About Me

I am a writer, content editor, and artist with the soul of a swing-dancing Pony Express rider. Interests include consumerism, classic films, environmental issues, scent-free living, health, science, writing, and robots. My blog reflects exploration in word and image. I can’t promise how often I will or won't post. In 2018, I'll continue to explore identity and boundaries beginning with nature vs. man.
Paper Woman: Centos
You never know what can happen when a person cracks open a book. I didn’t know Rae Armantrout’s New Poems section in Partly would consum...

Paper Woman: Centos


You never know what can happen when a person cracks open a book. I didn’t know Rae Armantrout’s New Poems section in Partly would consume me for the next year.

I had the good fortune to meet Rae Armantrout at a Seattle poetry event in September 2017. I purchased her book, Partly, and challenged myself to ask her to sign it. Meeting someone who is an expert at what they do can be intimidating! Because of my history in Los Angeles, CA, Rae shared a humorous L.A. story with me. It was brief, visual, and revealing, more so for me than her, I think. All I could say at the time was “how great that story was for me to hear.”

Rae’s story revealed a true L.A. cliché which caused me to reflect on my earlier life as a thing (model as thing and actress as exploitable thing). In addition to the story, her poems inspired me to contemplate thingness more deeply.

On process: While reading Rae’s book, I notice the recurrence of thing. Wouldn’t it be interesting to collect all of those “things” from the New Poems section and see what this cento might reveal? Her poem “If” created the spark for this activity. “Pumpkin” pointed me to and connected: thing, stuff, woman.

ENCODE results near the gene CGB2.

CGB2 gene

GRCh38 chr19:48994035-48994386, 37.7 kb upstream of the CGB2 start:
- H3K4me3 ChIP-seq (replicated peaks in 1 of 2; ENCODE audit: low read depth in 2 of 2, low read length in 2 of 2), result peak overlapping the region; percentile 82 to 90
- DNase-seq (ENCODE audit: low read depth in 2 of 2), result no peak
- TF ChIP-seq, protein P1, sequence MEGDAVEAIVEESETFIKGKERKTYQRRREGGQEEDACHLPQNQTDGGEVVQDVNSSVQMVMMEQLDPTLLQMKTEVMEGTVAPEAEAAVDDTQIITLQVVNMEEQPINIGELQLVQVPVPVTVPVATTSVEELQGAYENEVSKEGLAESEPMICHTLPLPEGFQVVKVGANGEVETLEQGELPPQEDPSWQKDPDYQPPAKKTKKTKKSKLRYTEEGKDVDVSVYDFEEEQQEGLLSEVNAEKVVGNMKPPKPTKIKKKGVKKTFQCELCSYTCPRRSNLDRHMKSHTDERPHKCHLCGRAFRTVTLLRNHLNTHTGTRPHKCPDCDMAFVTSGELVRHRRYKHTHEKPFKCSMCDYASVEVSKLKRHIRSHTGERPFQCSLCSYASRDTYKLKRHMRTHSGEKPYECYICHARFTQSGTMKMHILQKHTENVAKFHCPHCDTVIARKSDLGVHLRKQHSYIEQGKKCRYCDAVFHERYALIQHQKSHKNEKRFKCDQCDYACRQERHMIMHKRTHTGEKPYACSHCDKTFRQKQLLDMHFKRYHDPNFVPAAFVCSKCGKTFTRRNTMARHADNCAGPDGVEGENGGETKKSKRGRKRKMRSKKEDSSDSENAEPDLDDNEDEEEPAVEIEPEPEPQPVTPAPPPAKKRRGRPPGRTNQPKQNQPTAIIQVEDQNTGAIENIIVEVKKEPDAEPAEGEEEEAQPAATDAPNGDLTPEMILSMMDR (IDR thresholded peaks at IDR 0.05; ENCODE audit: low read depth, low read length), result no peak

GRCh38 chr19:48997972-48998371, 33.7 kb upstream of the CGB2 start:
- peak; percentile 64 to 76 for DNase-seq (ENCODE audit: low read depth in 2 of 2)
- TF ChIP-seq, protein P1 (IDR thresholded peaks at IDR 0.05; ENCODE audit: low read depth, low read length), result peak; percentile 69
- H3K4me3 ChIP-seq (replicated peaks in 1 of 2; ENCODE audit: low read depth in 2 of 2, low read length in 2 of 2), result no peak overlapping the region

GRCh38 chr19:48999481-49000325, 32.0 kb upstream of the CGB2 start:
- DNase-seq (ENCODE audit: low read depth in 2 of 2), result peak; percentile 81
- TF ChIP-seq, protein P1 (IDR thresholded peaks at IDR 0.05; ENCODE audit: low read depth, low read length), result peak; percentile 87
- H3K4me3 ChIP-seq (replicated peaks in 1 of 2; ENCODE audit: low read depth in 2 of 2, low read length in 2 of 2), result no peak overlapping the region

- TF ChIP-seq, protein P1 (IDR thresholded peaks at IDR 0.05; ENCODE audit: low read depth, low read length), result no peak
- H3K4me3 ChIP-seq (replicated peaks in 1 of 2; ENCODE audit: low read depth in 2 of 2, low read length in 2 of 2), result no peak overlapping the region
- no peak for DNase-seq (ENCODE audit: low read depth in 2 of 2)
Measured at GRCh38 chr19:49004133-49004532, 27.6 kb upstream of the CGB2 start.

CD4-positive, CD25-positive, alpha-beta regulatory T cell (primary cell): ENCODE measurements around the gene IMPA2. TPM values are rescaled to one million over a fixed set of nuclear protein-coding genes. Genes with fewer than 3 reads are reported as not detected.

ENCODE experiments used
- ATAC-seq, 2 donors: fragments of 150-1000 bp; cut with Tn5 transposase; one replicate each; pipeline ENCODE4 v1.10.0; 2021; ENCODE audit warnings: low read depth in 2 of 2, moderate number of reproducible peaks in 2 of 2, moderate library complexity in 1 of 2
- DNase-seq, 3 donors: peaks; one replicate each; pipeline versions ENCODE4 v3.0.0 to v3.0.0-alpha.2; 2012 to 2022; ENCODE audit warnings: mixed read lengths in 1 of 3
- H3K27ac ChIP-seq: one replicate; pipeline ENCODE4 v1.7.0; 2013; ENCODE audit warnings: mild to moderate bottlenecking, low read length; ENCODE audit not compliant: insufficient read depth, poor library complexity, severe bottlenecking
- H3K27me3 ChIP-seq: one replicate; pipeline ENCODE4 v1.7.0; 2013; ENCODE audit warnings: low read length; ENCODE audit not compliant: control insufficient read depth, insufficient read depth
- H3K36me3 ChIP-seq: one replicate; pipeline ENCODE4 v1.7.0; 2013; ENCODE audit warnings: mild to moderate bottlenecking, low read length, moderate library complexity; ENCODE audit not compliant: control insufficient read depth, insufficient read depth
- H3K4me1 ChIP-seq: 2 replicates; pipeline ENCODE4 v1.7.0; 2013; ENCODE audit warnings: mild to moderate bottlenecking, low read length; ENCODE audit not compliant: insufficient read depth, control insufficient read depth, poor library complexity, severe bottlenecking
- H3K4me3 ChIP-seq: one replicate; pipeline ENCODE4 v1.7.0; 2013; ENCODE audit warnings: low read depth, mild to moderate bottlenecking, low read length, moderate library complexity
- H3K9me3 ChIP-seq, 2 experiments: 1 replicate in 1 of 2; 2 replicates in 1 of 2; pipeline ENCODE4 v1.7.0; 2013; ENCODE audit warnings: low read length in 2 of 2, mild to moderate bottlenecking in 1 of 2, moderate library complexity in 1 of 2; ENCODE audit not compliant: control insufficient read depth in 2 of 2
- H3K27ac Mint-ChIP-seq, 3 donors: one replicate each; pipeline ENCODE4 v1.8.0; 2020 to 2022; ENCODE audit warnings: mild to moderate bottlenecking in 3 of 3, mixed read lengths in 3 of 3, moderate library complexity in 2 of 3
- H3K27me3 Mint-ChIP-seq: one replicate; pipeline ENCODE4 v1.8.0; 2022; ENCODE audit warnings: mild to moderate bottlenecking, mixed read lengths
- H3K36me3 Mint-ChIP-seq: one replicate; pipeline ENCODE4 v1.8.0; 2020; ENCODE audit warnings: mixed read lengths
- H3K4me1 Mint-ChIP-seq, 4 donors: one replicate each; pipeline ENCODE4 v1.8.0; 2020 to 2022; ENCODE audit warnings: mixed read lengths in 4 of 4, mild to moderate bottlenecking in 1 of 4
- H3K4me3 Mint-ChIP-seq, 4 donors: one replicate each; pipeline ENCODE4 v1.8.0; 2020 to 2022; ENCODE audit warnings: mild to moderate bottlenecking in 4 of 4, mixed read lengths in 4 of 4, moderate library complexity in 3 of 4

What this means is that I harvested 101 lines from her works and compiled them in random-yet-constrained ways as their own poems. They’re called centos. I created a 56-page collection of cento poems and procedures based on harvested lines from Rae Armantrout’s “New Poems” in Partly.

This kind of poetry is an uncreative act yet very creative for the reader’s interpretation. Initially, I used an abecedarian technique (harvesting all a’s, b’s, then c’s, etc.), while maintaining an objective distance, I hoped to find a chance reflection of who I was as memoir. I let the process determine the content.

Here are samples from the four sections: Abecedarian, Shape Dictates Content, a Chakra Dialogue, and Mesostics.

Section One, an Abecedarian sample:
Thingy Thing ABCs

i.
As if waking up,
an insult
as if
appearance
and asks directions
as if;
and we don’t know
America doesn’t want to hear you
audience members.

°

But I’ve got bigger things
before an audience
but I’ve played one
but I am reckless,
but it’s one thing

Canaries

dissected
°

In the Shape Dictates Content Section, I constructed a woman made of paper slips as an aleatory operation. For this technique, I cut sheets of numbered lines into paper slips and created a shape of a woman. A shipping invoice just happened to be on the counter, so I included it. Then, I transcribed lines from photos of chance poems within the shape.

Rae’s lines “hollow bones” and “into topiary” inspired the shape of a woman as thing, a thing made of words. A fierce paper woman.

Section Two, Shape Dictates Content:
25. when it was that easy

to be cool.
The models
Canaries
served as coq-au-vin.

replicate a woman.
less thingy,
of inattention